However, I couldn’t find anything to tell me how much it costs to feed the poorest children. The IF site itself gave no references I could find which, unless I’ve made a mistake, is pretty poor show to be honest. But then the poster is unclear what it means about ‘feeding the world’s hungriest children’. How is this defined? Per year? Per month?

I make it about thirteen pounds a head as a rough estimate from 6.5 billion. How long does that last? I would think per month but in Bangladesh it might not last two weeks depending on how you judge ‘feeding’.

So there are problems with the wording and facts behind this campaign. Nevertheless, when you go looking, the statistics that come out make just as grim reading. The poster may not be perfectly worded but it is not lacking in substance and merit.

Which makes me all the more annoyed at some of the comments I saw on the Facebook page. It is often said that the best form of lie is a half-truth and I saw plenty there:

  • You are all rich and do nothing to help starving kids so don’t judge others for doing nothing.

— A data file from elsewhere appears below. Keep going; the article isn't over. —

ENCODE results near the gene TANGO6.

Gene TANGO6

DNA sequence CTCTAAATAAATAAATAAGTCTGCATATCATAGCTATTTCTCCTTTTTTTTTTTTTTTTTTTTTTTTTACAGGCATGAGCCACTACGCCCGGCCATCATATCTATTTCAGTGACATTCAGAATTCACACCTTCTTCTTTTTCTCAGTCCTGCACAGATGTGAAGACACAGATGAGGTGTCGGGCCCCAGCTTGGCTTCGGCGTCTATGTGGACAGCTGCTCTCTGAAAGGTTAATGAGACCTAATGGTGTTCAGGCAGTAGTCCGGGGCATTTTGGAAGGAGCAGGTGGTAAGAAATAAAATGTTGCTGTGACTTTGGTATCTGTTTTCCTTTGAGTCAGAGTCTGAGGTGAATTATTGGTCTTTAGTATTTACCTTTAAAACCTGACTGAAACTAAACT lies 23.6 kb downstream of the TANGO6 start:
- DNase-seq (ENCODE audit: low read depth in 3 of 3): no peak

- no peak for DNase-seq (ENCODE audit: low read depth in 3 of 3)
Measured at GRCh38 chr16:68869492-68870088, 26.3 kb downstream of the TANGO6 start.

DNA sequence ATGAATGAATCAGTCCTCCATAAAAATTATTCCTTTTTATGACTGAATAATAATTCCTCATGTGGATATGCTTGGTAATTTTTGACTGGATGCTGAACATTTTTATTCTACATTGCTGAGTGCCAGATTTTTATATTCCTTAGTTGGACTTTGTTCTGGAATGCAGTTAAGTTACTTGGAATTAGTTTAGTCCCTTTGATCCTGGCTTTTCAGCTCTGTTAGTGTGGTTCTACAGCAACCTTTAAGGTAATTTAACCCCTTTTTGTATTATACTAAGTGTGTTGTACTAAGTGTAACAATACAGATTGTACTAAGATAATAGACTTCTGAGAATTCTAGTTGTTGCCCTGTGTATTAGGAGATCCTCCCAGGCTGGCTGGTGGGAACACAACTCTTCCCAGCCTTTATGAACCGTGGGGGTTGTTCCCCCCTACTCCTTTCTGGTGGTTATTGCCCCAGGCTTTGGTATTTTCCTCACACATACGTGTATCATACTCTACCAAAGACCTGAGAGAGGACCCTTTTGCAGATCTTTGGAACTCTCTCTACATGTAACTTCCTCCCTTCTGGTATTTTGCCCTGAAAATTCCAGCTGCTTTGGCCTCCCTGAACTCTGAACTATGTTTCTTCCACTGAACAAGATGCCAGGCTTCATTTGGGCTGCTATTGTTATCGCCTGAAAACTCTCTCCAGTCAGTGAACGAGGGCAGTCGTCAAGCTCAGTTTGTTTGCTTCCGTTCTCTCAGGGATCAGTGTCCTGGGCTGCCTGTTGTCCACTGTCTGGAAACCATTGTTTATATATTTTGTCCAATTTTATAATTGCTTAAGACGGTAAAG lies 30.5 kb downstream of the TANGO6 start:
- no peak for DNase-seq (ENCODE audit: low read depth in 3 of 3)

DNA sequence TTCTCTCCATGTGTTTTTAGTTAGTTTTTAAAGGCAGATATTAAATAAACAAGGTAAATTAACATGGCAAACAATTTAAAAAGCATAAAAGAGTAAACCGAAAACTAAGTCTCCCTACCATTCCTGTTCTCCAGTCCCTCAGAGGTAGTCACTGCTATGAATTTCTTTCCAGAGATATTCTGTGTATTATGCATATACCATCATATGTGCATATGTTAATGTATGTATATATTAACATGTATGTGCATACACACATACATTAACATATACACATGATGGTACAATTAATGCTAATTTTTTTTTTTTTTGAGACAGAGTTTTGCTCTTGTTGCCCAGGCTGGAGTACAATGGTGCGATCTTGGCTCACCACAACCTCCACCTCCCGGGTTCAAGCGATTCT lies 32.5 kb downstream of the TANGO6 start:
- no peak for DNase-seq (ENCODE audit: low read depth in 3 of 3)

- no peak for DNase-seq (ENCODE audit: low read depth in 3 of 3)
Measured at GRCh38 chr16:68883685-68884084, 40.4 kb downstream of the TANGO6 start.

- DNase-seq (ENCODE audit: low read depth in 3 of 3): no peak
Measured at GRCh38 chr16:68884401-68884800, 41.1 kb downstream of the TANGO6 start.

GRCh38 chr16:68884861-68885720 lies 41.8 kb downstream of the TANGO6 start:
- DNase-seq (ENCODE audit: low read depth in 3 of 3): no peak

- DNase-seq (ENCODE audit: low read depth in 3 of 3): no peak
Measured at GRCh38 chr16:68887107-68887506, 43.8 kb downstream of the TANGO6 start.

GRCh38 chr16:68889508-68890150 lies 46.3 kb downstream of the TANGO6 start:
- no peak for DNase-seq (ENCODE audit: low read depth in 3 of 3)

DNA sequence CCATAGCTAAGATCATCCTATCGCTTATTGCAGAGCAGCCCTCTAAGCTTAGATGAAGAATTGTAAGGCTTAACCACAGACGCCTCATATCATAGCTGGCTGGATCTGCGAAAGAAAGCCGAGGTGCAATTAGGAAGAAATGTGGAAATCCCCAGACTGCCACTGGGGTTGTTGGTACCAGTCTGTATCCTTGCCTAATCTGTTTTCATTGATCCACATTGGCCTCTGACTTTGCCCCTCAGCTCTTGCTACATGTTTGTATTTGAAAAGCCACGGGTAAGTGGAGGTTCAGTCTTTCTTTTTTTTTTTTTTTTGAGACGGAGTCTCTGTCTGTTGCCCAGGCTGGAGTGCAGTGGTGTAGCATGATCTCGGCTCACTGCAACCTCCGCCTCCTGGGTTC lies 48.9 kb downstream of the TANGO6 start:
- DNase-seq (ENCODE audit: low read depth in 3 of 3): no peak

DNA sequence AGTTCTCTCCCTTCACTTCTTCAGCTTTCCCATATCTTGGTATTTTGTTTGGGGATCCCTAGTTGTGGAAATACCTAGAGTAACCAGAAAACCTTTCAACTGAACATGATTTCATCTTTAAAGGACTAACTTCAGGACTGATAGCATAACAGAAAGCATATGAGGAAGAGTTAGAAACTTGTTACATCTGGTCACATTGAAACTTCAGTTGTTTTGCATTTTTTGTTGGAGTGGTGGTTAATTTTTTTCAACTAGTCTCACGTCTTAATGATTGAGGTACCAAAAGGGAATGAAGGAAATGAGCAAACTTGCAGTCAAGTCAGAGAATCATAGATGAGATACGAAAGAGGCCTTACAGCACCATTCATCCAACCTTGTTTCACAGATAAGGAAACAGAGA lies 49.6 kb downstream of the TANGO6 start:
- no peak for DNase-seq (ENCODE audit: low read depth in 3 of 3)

• Don’t demonise one group – if Tesco gave 10% of their annual turn-over you’d get the same result.
  • If you get rid of the bonuses, you lose all the bankers and the country instantly becomes bankrupt causing far more poor and starving.
  • The UK aid budget is more than 6.5 billion already and yet children still starve. It has nothing to do with money – the leaders of other countries just prefer yachts to feeding their people.
  • How do you know these bankers don’t give lots to charity? And what about all the sports and film stars? Why pick on bankers?
  • Stop giving to charity – it just encourages ‘spongers’. Make them work like everyone else.

That last one is my favourite. Such comments were not from ‘ranters’ but from seemingly articulate and educated people. I’ve heard similar thinking time and again on Facebook but I don’t pick on that particular form of social media. It’s in the streets and around the ‘Developed World’.

The trouble is that all these points have some truth to them but every single one misses the point of the campaign which is simply this:

There are people starving in their hundreds of millions in the world today. Everyone has a responsibility to do something about that. Those with more money, quite honestly, have more responsibility.